4th match was against this experience Villager from Animal Crossing who preferred using the standard specials. This is interesting because Villager’s customs are argued to be banworthy as well. On the other hand, he prefers standard since he hates playing the patient game (Villager’s customs make it much harder to get in and attack safely). We were both one grab away from death in the 3rd match and unfortunately he caught me first. It was a legitimate loss, I’m not gonna complain, even though I took my own life (self-destructed, or SD’d) at around 20% (and still won that match! The stage was in my favor). Plus he is 9th in the San Diego PR, so he definitely had previous results to prove his worth. This matchup also required a great deal of patience, since he similarly uses many projectiles in both a rocket and a slingshot.

5th match I am unfortunately extremely annoyed! At this point (actually round 4), they were limited on time, so they decided to set all the losers’ bracket matches to best of one. I ended up against a Ness on Delfino Plaza. The tournament organizer (TO) just said, “You two go on any of the stations.” We play. The walk-off form (you can literally just walk to the blast zone and die) with the stairs dipping downward in the center appears. Right when I’m about to up B from the center to one side with elevated height, the TO announces “Are x and y playing?” referring to both of us even though he had just announced our match three minutes ago. With a mic and speakers in the room, which is something I wish Hawaii could implement because that was actually super useful. It may have been my fault that I didn’t shun it out, sure, but (even with my earphones in) my mind just said “YOU ALREADY ANNOUNCED US WE’RE RIGHT HERE.” I mess up the up B landing, which causes an entire second of vulnerability without being able to do anything; if Donkey Kong finishes using that move while touching the ground, he gets to attack immediately after. I die at EIGHTEEN percent from a forward throw while Ness was at his last stock at NINETY percent! (in Smash, you start each life at 0%, and the more hits you take, the higher your percent goes up and the more knockback each hit to you does. 100% is the expected minimum death percent.) And because it was best of one, I’m out of the tournament and couldn’t even redeem myself. This TO calling wasn’t the first time. There were probably about a dozen similar callings today, so unfortunately he did not even learn from his mistakes along the way. All my new friends agreed that I should have advanced.

In addition, because of the lack of time, even though they were considering finishing the tournament at someone’s house, logistics could not be solved and losers’ and grand finals were not played. I wonder how the final standings turned out, but I know I did take 9th place.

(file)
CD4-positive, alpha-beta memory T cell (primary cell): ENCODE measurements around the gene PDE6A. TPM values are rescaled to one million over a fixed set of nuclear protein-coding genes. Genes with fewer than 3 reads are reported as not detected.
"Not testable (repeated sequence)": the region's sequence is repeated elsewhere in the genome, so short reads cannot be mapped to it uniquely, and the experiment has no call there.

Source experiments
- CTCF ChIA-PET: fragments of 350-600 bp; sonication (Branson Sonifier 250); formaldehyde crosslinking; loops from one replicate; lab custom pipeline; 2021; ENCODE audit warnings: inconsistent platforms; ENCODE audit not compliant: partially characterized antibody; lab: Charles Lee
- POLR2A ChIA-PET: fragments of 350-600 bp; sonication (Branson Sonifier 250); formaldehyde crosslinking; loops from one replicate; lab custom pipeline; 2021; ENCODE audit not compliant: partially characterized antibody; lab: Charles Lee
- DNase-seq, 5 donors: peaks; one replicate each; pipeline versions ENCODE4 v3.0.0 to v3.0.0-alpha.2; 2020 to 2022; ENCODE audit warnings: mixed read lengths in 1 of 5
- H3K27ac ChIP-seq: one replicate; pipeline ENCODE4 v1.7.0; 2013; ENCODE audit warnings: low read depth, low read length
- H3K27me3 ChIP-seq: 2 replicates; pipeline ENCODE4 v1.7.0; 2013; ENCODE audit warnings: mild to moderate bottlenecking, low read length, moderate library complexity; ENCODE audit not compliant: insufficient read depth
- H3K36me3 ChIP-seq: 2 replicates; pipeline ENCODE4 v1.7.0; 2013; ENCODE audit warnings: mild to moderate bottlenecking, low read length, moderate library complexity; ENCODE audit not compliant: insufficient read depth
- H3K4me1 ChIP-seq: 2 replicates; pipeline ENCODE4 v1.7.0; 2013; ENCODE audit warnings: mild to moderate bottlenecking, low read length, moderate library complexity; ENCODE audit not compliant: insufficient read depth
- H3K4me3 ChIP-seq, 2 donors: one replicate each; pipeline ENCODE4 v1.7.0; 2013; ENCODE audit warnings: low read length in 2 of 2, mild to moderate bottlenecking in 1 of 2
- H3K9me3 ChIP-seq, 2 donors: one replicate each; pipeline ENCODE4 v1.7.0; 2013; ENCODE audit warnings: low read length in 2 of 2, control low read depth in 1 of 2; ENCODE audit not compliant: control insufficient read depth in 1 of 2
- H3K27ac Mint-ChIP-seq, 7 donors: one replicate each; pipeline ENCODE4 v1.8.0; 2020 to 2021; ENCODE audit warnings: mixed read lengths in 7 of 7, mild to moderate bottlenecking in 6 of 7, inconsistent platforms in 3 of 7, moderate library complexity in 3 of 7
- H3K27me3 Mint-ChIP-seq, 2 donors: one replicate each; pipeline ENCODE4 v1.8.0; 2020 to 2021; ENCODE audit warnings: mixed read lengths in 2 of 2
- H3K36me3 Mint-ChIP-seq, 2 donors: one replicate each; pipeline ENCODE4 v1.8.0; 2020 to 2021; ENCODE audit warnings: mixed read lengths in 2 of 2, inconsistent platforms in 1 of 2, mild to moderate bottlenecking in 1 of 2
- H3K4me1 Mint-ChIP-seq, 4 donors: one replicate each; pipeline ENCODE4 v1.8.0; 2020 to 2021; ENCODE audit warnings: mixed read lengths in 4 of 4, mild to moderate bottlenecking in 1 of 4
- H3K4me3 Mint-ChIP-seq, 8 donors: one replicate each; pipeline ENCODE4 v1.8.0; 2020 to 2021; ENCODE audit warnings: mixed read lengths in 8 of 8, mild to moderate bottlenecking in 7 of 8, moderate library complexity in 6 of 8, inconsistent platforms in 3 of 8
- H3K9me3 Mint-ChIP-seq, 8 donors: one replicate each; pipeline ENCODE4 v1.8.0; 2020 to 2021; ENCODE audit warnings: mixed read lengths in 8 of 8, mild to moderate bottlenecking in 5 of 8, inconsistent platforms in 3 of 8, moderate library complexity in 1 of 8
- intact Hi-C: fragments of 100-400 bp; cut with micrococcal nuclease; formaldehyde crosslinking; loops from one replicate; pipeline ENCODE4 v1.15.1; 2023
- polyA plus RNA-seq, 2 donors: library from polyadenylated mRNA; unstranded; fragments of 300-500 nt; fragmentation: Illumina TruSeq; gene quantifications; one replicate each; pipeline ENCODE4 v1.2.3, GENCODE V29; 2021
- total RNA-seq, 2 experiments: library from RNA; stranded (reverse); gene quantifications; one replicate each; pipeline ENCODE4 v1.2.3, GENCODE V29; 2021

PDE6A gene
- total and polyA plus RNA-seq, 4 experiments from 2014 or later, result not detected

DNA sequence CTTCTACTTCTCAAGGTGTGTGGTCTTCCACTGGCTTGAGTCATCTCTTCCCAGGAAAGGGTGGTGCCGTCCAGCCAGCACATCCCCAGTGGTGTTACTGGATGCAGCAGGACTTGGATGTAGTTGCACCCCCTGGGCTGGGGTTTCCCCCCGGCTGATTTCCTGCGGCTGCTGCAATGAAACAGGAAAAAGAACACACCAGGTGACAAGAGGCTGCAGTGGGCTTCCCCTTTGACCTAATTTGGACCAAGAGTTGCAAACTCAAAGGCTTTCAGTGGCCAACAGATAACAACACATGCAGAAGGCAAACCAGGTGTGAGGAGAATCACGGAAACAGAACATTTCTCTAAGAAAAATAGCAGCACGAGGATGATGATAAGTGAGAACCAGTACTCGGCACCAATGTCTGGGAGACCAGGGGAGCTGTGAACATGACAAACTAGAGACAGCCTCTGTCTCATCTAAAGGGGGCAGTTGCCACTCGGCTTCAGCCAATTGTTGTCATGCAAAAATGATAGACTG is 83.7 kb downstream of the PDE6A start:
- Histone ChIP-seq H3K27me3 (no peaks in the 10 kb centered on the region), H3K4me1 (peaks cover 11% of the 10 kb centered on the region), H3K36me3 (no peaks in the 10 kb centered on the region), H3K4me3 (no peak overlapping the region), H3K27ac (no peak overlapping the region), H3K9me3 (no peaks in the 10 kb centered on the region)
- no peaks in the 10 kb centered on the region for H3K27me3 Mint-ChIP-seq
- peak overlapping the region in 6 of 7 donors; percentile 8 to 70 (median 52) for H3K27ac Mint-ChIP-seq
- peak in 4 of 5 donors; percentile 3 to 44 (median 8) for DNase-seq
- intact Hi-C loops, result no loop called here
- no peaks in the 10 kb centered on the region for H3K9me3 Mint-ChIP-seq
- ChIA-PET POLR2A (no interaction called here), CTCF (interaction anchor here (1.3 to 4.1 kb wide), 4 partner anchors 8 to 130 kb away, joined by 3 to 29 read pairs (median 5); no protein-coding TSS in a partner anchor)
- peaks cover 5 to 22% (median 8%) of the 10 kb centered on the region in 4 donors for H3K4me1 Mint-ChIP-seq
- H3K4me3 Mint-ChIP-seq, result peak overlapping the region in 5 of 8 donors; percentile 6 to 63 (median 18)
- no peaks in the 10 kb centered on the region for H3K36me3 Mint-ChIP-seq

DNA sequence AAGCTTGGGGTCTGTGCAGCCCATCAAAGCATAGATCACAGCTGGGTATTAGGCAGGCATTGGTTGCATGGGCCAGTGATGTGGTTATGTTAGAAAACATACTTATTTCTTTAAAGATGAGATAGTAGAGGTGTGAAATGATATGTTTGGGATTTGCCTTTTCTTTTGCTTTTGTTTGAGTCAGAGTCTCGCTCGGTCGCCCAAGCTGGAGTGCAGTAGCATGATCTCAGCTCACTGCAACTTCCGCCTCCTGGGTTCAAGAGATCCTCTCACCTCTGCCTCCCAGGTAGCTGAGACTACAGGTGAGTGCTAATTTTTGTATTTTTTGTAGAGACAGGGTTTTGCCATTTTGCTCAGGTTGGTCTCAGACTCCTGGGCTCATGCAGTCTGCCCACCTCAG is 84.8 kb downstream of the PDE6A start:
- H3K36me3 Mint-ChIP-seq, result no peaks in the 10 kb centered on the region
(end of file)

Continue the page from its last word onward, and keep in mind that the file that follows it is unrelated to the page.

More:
Other flaws in their system: they were doing raffles in the middle of the tournament. There came to a point where all the systems were free and they were still calling out prizes. “Wait, we haven’t given out all the prizes yet!” And even then, if people who are playing won a prize… then what? They miss the prize because did not come up to claim it. Secondly, not all the systems (including the recorded system) had the custom moves unlocked, so those who needed a custom set had to wait for another station. They started at 6:30pm when the start time is supposed to be 6. They knew the store closes at 10 yet they still both scheduled it that late at night (their weeklies usually have 40-50 people, but I don’t how many setups, so they should have accounted for an even longer and larger tourney since this was big tourney announced like two months ago. Plus it was on a weekend when their weeklies are on Thursday nights).

Regards, I finally got to make connections, take names, and represent Hawaii! I was hoping for top five, and everyone I met then totally agreed that I should have taken it. The guys the Ness player played, everyone agreed, were around my level too if not worse. They also agreed (including the Ness player himself) that I was the stronger player between him and me. In addition, everyone I met (except the Sonic player) did not believe that Donkey Kong is broken, even if they did before, because the games against Sonic and Villager went to game three and were still extremely tight.

Take-away / tl;dr:

  1. The taunt war HYPE. Won against a high level PR player, almost two.
  2. Don’t be afraid to play patiently, even if it means boring everyone including yourself. Some games can simply be a test of your mental patience. This also goes for everything in life.
  3. For the fellow competitive players (Smash or otherwise), appreciate your TO because it definitely requires hard work to pull off a great tournament! Especially of this size!
  4. Despite the negatives, it was definitely a fun evening with both coming out for the first time playing as well as meeting dozens of new faces.

I had to pay $40 for an Uber ride just to get here… thinking that I could have gotten it back in prize money. Fortunately I saved another $40 by getting a ride back home from a new friend! (Post on my transportation life coming soon.) Plus with having spent the entire afternoon in downtown for the first time checking things out, I think it was a worthwhile $40, since I definitely won’t be going out that far often (a 30 mile drive from Carlsbad to downtown). Hopefully the TO runs a smoother tournament next time!

Lastly… if you’re not playing Smash yet, play Smash! It’s a truly analytic yet creative game that fosters the hobbies of some of the most intelligent and life-goal-oriented players, and the community that supports one another is both welcoming and heartwarming. With 50+ characters to choose from, there will definitely be a style most fitting to you. Go out, meet people, think hard, and have fun!


Author: Kevin Who

Developer. Designer. Smasher. Reader. Creator.

One thought on “San Diego Super Smash!”